Comparing the Eras: Where People Wrote Letters and When They Did Not

2010 March 9
by Grace Boyle

I love writing. You know, my hand, a pen and paper. Not typing on a keyboard.

My mother taught me to always send hand-written thank you letters. I still do. I have my own stationery, a drawer full of unique cards, notes and letters so I am equipped to write at anytime. For example, I wrote 20Things I love about my friends, in list form, from the inspiration of Operation Nice and sent the handwritten lists around the country to my friends. Think about how good it feels to find a card or letter in your mailbox amongst the mundane bills.

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Funny coming from a blogger, right?

Well, it worries me, because we’re the first generation to have no written record of ourselves. An article on the importance of writing humorously asks, “If Jefferson had sent text messages to Adams, think what would have been lost to history.” A valid thought, no doubt.

I find it ironic that we e-mail and text and all the massive amounts of information shared through YouTube, television, cameras, phones, networks and blogging which record every second of our lives, however, it can all be deleted or lost in translation. Newsweek author, Malcolm Jones finds the root of this problem “is sifting through the set of data. The most common complain of our time is that we are overwhelmed by information, unmediated and unstoppable.”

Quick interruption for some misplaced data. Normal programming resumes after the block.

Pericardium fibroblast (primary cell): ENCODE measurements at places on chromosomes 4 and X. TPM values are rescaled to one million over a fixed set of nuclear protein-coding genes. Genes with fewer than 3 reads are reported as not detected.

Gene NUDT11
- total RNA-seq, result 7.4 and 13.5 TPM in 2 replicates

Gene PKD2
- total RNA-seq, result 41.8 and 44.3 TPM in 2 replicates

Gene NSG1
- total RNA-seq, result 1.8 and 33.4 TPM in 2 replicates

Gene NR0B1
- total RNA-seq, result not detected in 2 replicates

I agree with Jones when it comes to lack of writing in our generation: “The decline in letter writing constitutes a cultural shift so vast that in the future, historians may divide time not between B.C. and A.D. but between the eras when people wrote letters and when they did not.”

Writing isn’t only a nostalgic feeling for us but “when we read a letter, we develop an image of the letter writer unavailable to us in any other way.” We are transported to the writers words, voice and personality. The written word is alive to me. It’s like comparing your favorite book, eloquently written and envisioned, to a movie. The two simply do not compare.

Writing is important and writing is real.

I write to clear my mind. I write to understand how I feel. I write to express myself. I write to show my love. I write love letters. I have a box of love letters I’ve received over time, from crushes, the big love, high school, college and this year. I will keep them forever. I write to give. I write lists and notes, everyday. I write what I want in life.

I write and I don’t want to stop writing. Pretty soon (if not already) we will be comparing our eras – where people used to write and to now and the future, when we stopped the art of physically writing.

***UPDATE*** A reader sent me this great article in the Wall Street Journal talking about the postal service’s declining business but how the written word is still going strong. I wanted to share with everyone because of it’s relevancy and interesting content. Not to mention, thank you all so much for sharing. I’m happy to hear, there are so many others who find an affinity with the written word. Keep sharing and of course, keep writing. -G

Have you thought about the historical context of hand-written versus online? Do you still write letters or cards or is completely obsolete to you?

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  • http://www.smallhandsbigideas.blogspot.com Grace Boyle

    @Jennifer Ah, it is such a beautiful feeling to get cards in the mail. Always makes me smile :)

  • http://www.smallhandsbigideas.blogspot.com Grace Boyle

    @Kat It's true, letters become obsolete almost as soon as you send them. I try to keep mine general and just say “I'm thinking of you,” or an “I love you,” that kind of thing. I also love stationery shops and cards, I collect them. So incredible.